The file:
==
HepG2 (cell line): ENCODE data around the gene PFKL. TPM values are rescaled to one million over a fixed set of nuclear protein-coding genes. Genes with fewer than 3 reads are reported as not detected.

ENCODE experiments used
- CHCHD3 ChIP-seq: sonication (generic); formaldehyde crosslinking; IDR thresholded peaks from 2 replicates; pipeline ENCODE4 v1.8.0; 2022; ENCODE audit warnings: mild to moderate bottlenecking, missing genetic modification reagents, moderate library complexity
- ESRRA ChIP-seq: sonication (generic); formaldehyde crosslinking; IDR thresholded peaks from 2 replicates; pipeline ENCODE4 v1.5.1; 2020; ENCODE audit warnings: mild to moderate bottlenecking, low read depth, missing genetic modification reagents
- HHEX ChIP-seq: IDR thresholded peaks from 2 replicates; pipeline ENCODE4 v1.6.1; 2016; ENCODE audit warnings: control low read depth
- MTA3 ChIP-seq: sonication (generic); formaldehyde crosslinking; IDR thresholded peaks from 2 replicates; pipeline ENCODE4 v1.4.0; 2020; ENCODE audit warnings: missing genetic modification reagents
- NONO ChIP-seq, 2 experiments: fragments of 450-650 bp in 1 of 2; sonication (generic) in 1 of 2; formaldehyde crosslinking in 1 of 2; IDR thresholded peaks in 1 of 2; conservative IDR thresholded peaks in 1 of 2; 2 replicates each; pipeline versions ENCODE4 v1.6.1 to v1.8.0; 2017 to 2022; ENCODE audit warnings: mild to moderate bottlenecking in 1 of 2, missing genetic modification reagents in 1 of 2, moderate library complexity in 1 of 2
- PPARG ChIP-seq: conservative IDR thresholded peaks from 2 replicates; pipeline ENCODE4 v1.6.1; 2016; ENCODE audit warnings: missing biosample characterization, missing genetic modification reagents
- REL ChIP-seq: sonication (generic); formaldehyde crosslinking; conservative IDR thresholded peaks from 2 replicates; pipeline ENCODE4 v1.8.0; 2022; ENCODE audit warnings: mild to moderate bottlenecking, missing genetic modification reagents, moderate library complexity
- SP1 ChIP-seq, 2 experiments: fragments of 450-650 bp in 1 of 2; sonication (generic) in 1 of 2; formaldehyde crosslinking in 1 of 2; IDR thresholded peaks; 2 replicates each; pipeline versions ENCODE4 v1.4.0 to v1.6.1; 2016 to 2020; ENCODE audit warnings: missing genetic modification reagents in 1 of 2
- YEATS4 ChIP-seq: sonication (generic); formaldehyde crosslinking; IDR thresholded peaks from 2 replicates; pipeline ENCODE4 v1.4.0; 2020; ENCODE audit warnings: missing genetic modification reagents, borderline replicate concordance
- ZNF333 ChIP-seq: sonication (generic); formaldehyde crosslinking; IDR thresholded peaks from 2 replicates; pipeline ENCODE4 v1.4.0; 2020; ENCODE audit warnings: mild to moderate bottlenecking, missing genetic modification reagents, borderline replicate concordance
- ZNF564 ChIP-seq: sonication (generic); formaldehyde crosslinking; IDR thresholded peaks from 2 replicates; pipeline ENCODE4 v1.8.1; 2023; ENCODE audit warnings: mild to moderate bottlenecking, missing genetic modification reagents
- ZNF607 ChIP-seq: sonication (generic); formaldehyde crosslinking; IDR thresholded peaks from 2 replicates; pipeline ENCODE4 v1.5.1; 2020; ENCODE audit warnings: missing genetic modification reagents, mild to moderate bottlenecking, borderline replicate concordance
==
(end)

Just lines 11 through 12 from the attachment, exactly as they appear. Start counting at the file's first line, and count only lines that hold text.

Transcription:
- YEATS4 ChIP-seq: sonication (generic); formaldehyde crosslinking; IDR thresholded peaks from 2 replicates; pipeline ENCODE4 v1.4.0; 2020; ENCODE audit warnings: missing genetic modification reagents, borderline replicate concordance
- ZNF333 ChIP-seq: sonication (generic); formaldehyde crosslinking; IDR thresholded peaks from 2 replicates; pipeline ENCODE4 v1.4.0; 2020; ENCODE audit warnings: mild to moderate bottlenecking, missing genetic modification reagents, borderline replicate concordance